The trappings of the new movie Don’t Worry Darling are lusciously, suspiciously retro: gleaming household appliances, shiny chrome-and-color cars, impossibly chic-looking outfits, all lit with endless desert sunshine streaming down upon what looks like a patch of prefab early-’60s suburbia, an island of well-appointed conformity, with a side of catty neighborhood chatter behind everyone’s backs. So it’s only fitting that the movie’s behind-the-scenes drama has the pettiness and prettiness of old-fashioned gossip, too. You may have pieced together from endless online posts that the film’s star, Florence Pugh, has all but disowned the movie, opting out of doing much promotion, supposedly out of irritation with Harry Styles, the world-famous pop star who plays her on-screen husband, and, perhaps moreover, the film’s director.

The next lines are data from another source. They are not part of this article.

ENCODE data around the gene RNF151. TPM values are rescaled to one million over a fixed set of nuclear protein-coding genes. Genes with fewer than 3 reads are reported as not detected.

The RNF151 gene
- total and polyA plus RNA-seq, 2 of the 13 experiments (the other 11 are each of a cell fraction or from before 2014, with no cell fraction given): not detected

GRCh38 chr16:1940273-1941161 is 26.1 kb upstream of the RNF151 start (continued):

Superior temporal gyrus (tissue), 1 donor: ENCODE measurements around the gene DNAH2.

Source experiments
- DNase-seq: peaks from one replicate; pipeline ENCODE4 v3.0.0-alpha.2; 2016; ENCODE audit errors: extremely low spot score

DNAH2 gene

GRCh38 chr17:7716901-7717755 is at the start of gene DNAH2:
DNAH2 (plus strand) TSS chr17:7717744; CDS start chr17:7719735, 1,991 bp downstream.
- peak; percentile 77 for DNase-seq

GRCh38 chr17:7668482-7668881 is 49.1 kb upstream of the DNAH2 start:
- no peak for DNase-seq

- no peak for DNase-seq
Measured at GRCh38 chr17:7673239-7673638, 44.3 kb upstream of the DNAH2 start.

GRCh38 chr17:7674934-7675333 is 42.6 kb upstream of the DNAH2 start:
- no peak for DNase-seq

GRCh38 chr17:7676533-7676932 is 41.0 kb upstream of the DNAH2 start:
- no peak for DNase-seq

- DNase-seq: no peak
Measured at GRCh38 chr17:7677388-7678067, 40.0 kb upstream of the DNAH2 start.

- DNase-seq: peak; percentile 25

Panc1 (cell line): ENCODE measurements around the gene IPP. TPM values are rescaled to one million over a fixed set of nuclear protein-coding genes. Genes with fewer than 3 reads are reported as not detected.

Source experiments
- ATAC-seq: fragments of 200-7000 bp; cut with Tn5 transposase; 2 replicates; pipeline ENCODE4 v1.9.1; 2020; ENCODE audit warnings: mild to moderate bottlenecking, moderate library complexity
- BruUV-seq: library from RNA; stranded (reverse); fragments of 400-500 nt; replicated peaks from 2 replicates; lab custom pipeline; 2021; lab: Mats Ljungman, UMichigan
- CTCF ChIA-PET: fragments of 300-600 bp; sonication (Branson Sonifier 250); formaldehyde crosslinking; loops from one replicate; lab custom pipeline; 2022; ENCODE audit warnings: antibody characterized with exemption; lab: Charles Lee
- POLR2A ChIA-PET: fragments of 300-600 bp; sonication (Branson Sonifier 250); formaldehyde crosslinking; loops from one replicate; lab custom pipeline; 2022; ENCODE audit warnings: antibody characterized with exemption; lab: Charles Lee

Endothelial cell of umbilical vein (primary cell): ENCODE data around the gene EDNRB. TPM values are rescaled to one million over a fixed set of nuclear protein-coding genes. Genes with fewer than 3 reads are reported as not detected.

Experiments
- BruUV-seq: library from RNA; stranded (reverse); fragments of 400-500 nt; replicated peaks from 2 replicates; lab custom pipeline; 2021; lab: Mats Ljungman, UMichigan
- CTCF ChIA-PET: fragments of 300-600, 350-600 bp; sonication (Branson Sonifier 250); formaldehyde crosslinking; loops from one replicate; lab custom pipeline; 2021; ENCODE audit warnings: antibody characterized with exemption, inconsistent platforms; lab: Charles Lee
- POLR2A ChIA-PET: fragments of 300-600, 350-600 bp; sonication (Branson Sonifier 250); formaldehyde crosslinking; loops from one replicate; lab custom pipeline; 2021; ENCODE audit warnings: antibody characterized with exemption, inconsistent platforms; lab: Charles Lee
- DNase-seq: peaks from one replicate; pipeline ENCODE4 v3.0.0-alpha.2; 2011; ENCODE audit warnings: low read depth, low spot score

That director herself is unusually and impossibly glamorous, too: It’s former starlet Olivia Wilde, who also appears in Darling, her sophomore feature following the funny teen comedy Booksmart. The cold shoulder from Pugh may have something to do with Wilde and Styles’s open-secret relationship, which seems to have began on set; Shia LaBeouf, who does not appear in the film, added another twist when he implied that Wilde did not let him go from the Styles role due to good-feminist bona fides (as she has implied in the press), but in fact tried to lure him back after a conflict with Pugh.
This should all exist well outside the purview of people who watch movies, whether professionally or for fun. (Indeed, likely similar situations have unfolded, undetected or to little interest, on the sets of countless other films.) On one hand, this surfeit of gossip and tension does no favors to Don’t Worry Darling, which is a pretty straightforward things-aren’t-quite-right Twilight Zone type of thriller, predictable in the broad outline if watchable in its expensively engineered details. On the other, as mentioned, the megawatt star collisions are part and parcel of the movie’s stylish appeal.